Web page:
Address Departamento de Física Aplicada, Universidade de Santiago de Compostela, 15782 Santiago de Compostela, Galicia, Spain; salva.bara(at)usc.es
Corporate Author Thesis
Publisher Elsevier Place of Publication Editor
Language English Summary Language English Original Title
Series Editor Series Title Abbreviated Series Title
Series Volume Series Issue Edition
ISSN 0022-4073 ISBN Medium
Area Expedition Conference
Notes Approved no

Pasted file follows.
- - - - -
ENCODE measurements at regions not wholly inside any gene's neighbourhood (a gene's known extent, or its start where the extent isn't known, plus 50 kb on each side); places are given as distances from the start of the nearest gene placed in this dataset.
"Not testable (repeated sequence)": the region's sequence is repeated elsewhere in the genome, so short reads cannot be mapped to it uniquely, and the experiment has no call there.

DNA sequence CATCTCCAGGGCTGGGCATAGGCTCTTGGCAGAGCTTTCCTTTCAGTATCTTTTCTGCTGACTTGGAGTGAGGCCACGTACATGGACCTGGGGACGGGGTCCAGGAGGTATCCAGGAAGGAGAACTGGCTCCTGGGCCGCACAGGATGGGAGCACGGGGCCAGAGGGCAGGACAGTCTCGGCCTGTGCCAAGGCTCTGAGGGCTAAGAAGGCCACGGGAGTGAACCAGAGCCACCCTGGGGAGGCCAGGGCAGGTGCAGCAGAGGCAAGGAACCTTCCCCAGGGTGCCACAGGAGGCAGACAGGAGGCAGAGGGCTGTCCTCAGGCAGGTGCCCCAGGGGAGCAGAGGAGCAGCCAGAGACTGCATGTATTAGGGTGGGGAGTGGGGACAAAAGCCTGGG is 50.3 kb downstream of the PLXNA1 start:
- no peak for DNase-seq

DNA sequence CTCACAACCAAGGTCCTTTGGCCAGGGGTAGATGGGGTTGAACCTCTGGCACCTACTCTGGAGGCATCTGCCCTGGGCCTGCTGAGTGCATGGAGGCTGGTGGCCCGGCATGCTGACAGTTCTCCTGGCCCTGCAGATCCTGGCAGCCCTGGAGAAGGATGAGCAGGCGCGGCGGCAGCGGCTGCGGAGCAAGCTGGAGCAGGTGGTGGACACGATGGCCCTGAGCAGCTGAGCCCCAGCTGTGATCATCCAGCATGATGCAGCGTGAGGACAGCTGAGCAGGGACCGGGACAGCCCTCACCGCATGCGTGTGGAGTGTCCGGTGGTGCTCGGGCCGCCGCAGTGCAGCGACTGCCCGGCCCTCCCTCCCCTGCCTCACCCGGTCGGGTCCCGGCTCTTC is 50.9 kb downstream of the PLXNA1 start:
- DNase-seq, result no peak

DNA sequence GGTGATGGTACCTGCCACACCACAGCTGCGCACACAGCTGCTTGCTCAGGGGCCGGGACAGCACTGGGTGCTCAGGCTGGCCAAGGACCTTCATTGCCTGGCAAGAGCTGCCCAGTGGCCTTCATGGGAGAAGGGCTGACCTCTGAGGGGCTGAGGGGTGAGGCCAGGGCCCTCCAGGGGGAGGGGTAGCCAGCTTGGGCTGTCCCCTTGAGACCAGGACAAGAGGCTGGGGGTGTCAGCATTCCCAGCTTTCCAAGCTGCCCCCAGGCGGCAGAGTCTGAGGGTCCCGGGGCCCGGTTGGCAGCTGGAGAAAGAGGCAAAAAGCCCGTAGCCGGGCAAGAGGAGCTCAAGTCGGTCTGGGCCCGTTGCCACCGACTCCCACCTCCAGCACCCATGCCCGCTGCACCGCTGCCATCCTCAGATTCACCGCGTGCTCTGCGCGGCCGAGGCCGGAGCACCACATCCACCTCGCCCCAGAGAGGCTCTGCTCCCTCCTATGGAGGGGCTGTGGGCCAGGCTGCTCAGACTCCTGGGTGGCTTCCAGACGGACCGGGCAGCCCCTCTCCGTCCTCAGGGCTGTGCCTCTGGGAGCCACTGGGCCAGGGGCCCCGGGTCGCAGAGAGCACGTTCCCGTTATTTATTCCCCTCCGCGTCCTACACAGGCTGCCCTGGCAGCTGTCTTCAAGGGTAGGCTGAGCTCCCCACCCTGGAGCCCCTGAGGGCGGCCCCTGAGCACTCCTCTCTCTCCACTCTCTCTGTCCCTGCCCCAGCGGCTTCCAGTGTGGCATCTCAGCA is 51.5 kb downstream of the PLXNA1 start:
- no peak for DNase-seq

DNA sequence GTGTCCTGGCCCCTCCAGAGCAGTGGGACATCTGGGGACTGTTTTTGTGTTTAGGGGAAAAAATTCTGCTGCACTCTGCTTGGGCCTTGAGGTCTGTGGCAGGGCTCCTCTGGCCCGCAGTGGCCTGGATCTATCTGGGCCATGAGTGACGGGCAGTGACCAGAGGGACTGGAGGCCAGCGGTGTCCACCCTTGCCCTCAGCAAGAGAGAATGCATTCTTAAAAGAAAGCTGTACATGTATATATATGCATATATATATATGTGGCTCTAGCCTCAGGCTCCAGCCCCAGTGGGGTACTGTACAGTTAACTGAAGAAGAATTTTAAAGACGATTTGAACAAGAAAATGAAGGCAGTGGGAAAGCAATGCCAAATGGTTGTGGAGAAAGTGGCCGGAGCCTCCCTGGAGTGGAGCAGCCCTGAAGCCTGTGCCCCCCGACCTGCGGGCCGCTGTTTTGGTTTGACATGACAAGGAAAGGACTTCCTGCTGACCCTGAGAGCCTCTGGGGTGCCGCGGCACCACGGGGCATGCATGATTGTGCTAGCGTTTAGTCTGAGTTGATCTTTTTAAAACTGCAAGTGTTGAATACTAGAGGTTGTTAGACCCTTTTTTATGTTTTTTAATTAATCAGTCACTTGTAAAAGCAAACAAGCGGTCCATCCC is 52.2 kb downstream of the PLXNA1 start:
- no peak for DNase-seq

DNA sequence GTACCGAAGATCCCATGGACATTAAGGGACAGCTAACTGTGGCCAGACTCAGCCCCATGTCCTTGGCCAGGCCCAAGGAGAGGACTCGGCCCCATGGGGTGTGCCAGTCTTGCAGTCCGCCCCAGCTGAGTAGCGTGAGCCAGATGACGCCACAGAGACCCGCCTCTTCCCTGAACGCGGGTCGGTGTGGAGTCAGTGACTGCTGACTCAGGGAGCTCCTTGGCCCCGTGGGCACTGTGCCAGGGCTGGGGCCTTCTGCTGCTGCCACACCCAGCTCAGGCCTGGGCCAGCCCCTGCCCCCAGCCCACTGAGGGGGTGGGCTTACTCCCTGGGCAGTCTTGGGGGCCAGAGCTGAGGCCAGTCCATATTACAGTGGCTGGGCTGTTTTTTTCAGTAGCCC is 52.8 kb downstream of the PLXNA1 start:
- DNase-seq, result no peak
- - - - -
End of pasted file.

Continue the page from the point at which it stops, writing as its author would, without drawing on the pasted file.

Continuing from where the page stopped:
Call Number IDA @ john @ Serial 2782
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Author Bará, S.; Aubé, M.; Barentine, J.; Zamorano, J.
Title Magnitude to luminance conversions and visual brightness of the night sky Type Journal Article
Year 2020 Publication Monthly Notices of the Royal Astronomical Society Abbreviated Journal MNRAS
Volume 493 Issue 2 Pages 2429–2437
Keywords (down) Skyglow; light pollution; atmospheric effects; techniques: photometric; methods: numerical; luminance